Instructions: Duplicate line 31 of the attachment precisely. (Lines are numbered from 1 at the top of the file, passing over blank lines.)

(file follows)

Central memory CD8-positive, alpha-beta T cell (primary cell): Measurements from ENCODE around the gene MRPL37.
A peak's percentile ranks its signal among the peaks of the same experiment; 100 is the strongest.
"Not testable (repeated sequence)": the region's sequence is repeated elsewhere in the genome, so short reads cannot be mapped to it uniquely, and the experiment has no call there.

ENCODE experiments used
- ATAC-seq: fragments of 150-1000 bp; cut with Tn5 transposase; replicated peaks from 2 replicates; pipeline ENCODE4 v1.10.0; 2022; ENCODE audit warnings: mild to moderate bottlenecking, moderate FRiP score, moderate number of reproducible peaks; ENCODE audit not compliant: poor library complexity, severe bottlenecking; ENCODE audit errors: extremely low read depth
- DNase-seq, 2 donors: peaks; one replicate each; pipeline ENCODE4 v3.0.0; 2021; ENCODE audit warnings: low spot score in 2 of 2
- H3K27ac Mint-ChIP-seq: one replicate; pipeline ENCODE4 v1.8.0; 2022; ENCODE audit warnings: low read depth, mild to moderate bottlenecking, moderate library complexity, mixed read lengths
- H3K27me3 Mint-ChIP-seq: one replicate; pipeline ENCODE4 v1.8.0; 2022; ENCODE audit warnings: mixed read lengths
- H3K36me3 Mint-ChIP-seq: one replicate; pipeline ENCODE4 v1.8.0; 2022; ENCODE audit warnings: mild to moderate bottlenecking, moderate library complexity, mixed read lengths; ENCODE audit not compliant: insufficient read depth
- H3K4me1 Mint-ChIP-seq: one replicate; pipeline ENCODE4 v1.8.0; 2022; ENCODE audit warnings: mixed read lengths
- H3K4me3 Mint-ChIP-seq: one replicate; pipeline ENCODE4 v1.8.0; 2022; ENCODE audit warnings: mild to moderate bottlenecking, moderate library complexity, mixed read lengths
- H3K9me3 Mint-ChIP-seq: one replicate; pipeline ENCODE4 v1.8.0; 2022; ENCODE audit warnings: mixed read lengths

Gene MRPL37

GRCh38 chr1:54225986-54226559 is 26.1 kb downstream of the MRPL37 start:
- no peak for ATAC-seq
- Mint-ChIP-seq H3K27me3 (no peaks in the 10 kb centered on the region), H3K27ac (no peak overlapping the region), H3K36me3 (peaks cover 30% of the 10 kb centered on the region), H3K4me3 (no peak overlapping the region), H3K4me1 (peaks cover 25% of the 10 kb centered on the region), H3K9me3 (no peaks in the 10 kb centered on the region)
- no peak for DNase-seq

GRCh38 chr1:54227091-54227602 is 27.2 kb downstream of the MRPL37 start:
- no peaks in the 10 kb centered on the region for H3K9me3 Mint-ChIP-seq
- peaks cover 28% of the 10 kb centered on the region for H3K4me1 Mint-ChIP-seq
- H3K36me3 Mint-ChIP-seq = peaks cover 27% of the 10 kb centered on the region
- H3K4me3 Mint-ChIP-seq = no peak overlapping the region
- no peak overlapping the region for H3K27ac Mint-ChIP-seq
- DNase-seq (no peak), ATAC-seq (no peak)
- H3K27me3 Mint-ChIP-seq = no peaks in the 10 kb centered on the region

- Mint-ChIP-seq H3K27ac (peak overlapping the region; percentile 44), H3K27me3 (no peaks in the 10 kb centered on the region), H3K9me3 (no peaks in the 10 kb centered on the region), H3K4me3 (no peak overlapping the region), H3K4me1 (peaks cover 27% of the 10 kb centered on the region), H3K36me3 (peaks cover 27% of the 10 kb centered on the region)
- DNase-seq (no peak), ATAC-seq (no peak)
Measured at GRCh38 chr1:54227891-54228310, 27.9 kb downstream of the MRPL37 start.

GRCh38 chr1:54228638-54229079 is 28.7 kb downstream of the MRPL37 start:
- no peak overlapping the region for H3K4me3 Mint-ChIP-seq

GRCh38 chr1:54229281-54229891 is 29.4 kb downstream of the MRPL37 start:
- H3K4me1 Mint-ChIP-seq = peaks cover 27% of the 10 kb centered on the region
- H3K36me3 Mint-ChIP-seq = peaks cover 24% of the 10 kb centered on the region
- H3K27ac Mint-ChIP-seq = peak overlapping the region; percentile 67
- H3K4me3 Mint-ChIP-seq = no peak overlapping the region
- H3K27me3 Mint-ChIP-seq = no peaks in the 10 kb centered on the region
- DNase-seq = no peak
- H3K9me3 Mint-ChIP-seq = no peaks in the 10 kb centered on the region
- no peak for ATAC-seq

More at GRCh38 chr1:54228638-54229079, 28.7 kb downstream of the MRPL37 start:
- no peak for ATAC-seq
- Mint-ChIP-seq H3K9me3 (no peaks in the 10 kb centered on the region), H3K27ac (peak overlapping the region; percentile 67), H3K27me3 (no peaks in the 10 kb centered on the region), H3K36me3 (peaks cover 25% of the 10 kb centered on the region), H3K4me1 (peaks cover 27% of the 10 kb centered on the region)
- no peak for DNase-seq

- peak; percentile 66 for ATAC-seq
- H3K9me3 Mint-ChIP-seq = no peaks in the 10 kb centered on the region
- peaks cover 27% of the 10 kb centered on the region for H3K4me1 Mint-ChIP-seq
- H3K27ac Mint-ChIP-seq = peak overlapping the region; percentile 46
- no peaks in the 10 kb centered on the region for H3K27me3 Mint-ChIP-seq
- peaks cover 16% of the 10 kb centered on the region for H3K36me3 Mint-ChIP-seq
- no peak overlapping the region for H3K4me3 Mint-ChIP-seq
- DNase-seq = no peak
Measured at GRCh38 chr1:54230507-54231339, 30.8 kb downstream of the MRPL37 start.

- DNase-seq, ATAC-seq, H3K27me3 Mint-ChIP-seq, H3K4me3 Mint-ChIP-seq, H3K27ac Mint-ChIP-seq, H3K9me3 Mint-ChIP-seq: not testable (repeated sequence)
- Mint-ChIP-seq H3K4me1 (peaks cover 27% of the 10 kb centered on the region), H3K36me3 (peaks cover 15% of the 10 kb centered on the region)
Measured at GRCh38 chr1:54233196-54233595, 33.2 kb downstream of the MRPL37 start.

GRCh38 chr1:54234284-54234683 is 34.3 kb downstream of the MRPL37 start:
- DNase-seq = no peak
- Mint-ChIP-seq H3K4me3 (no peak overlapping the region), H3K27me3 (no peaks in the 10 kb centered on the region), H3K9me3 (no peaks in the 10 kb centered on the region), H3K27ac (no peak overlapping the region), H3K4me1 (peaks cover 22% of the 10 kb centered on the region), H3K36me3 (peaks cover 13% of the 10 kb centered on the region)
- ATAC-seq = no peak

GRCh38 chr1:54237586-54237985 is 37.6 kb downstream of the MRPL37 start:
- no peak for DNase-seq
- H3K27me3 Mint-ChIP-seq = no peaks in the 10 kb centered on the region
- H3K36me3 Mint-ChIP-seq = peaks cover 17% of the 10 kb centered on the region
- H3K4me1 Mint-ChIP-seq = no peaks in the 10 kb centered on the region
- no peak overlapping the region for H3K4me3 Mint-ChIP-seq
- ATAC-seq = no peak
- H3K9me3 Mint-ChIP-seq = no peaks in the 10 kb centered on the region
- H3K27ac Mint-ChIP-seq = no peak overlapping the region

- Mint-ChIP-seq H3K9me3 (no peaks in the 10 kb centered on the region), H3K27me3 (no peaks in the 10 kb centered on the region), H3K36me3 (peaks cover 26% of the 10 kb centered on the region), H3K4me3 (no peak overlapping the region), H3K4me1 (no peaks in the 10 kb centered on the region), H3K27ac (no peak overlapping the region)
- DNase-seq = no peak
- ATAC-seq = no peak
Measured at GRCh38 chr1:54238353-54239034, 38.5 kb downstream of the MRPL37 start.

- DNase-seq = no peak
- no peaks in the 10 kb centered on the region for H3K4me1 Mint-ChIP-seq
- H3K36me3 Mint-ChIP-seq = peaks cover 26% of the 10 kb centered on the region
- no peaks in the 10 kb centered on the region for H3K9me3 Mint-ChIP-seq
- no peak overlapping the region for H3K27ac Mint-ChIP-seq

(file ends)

GRCh38 chr1:54229281-54229891 is 29.4 kb downstream of the MRPL37 start: